Faith Kearns: Yeah, that's a very good question and I think one I navigate all the time. So, one of the focuses in the book is also on listening and not as just this sort of empty exercise and listening empathetically, which is definitely important. But also what does it mean to listen with an eye toward justice, right and accountability and those are sort of different things. But at the sort of microlevel I’ve started to do things like for example I used to during presentations like many people in my field show slides where things were on fire, right, just to get across the importance of the issue the fear of the issue. I had to shift it out because I think people already get it. And so, showing people pictures of things on fire to me, is a risk that I don't need to take you know in terms of traumatizing people. So, I tried to move in the direction of having fire depicted in some other way whether it's graphically or just not even using those kinds of images, right. So, that’s a very simple thing. The other thing I tried to do is say to people in a group, you know, there may be some people who have experienced this directly and I try to give space for people to bring that up right in the beginning, before I launch into things. So, it sort of depends on how you as a person are comfortable and I think what I'm trying to move in the direction of the scientist as a group, or at least those of us who want to do this kind of work being able to handle having those kinds of conversations that may take you off track from what you think you're presenting but to realize that that's part of what we need to be doing is we actually we need to be attending to help people feel about these things.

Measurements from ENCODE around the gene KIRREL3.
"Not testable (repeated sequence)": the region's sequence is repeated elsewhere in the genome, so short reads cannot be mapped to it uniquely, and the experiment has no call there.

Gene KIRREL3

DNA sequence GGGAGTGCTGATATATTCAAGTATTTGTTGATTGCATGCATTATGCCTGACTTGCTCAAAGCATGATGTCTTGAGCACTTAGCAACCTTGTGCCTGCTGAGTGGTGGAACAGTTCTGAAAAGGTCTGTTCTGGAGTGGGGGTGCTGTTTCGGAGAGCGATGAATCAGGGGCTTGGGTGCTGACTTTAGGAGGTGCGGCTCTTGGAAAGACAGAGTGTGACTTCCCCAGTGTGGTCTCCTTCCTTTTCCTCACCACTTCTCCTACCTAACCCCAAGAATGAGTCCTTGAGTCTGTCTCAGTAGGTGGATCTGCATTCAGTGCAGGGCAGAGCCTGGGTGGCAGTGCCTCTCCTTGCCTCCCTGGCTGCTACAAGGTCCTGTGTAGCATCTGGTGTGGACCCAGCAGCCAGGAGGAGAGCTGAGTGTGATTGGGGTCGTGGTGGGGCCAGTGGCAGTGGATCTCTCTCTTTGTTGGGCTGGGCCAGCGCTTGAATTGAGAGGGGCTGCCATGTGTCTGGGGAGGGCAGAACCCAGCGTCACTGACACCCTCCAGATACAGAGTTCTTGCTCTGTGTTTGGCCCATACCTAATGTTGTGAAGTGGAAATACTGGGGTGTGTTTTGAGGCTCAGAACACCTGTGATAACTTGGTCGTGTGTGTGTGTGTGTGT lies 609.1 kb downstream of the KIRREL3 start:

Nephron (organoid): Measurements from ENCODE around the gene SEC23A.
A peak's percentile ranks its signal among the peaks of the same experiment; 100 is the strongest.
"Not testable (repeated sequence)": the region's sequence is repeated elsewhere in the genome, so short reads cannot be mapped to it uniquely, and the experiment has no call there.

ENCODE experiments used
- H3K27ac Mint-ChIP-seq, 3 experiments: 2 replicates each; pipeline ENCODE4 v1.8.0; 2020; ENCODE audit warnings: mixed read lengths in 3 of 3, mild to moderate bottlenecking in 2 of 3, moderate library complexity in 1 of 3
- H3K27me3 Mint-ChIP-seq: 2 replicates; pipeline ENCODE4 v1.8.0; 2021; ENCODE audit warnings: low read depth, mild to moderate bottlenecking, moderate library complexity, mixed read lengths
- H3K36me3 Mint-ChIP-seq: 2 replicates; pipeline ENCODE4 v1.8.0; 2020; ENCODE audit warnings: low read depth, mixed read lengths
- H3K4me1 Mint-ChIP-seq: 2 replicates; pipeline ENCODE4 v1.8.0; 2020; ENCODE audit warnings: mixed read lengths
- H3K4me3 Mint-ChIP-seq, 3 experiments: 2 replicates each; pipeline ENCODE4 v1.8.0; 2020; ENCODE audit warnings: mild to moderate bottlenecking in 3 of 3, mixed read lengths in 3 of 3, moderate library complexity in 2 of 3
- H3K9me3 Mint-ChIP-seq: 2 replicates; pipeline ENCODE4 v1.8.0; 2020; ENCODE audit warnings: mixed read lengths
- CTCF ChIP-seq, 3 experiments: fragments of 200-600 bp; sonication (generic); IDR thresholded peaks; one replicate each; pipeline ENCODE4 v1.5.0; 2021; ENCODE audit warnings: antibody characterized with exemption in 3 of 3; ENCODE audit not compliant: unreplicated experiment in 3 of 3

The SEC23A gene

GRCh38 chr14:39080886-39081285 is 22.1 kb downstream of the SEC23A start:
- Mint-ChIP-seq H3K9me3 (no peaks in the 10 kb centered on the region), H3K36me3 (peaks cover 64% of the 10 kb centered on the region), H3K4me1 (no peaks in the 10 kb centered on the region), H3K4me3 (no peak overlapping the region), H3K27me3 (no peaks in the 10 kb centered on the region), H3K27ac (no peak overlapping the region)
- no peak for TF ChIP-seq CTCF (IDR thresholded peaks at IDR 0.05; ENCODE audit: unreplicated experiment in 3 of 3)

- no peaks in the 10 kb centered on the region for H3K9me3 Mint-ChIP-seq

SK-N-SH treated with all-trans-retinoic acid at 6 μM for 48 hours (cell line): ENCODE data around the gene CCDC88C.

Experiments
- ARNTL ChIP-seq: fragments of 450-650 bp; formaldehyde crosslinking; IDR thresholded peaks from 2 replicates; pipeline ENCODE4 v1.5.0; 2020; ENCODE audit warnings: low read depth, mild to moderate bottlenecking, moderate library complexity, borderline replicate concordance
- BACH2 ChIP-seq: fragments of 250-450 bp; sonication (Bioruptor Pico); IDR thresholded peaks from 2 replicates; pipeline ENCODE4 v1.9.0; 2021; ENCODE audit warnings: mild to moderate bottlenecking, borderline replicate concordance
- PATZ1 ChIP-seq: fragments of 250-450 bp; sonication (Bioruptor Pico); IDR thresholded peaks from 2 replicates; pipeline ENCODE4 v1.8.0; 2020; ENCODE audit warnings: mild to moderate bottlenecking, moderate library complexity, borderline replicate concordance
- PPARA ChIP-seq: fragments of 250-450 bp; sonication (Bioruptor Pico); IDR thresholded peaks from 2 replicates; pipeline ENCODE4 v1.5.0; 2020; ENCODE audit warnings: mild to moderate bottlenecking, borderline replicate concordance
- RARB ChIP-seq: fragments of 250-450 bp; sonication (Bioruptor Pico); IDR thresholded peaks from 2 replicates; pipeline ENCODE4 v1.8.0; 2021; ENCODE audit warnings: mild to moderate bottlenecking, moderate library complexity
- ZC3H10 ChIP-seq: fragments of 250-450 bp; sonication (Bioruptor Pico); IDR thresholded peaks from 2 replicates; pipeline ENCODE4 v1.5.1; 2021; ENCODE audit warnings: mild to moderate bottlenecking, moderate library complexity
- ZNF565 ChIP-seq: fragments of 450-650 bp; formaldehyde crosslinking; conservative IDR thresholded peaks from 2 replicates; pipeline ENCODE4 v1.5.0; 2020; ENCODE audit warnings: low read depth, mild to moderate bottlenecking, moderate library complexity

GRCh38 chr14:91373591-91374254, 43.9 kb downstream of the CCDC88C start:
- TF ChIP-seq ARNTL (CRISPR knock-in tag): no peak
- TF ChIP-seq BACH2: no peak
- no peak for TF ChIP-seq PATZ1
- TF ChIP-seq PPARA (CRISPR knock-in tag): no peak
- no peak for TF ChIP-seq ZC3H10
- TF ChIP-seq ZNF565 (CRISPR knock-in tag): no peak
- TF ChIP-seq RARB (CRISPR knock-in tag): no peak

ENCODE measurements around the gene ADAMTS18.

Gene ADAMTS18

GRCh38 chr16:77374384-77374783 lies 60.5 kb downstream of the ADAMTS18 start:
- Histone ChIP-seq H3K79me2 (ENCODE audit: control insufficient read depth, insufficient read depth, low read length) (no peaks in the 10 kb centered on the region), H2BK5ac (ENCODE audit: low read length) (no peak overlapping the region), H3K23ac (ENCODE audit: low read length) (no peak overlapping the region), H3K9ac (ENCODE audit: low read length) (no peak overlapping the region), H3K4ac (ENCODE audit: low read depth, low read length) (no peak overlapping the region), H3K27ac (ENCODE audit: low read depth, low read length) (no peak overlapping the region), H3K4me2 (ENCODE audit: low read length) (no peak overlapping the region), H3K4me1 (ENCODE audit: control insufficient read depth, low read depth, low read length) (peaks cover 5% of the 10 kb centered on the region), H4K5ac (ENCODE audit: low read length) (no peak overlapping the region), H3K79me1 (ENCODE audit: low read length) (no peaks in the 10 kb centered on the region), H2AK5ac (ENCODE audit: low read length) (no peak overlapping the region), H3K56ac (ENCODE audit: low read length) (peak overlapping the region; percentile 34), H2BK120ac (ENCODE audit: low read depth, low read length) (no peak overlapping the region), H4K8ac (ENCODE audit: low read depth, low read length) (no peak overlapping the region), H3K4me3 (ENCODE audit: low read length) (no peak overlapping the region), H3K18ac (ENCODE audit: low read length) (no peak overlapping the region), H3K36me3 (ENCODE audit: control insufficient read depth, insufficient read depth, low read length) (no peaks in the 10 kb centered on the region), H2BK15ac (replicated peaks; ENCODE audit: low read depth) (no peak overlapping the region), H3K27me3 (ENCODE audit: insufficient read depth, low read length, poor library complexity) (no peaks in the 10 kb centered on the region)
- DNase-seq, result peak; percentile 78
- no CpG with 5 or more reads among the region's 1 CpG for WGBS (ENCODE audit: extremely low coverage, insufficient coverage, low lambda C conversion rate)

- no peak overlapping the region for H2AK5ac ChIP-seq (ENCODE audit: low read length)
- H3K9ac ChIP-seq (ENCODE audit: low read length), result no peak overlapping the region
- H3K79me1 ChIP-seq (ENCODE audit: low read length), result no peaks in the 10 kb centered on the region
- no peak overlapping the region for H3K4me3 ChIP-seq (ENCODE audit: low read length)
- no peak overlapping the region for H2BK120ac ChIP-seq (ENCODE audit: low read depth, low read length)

Greg Dalton: Yeah, I was struck by you talk about Danielle Lee, a black scientist who traveled to Tanzania where she said she learned that “Listening is good science” and that struck me because I often think of scientists on the pedestal dispensing wisdom and knowledge, not necessarily as listeners unless they’re maybe doing interviewing kind of social science.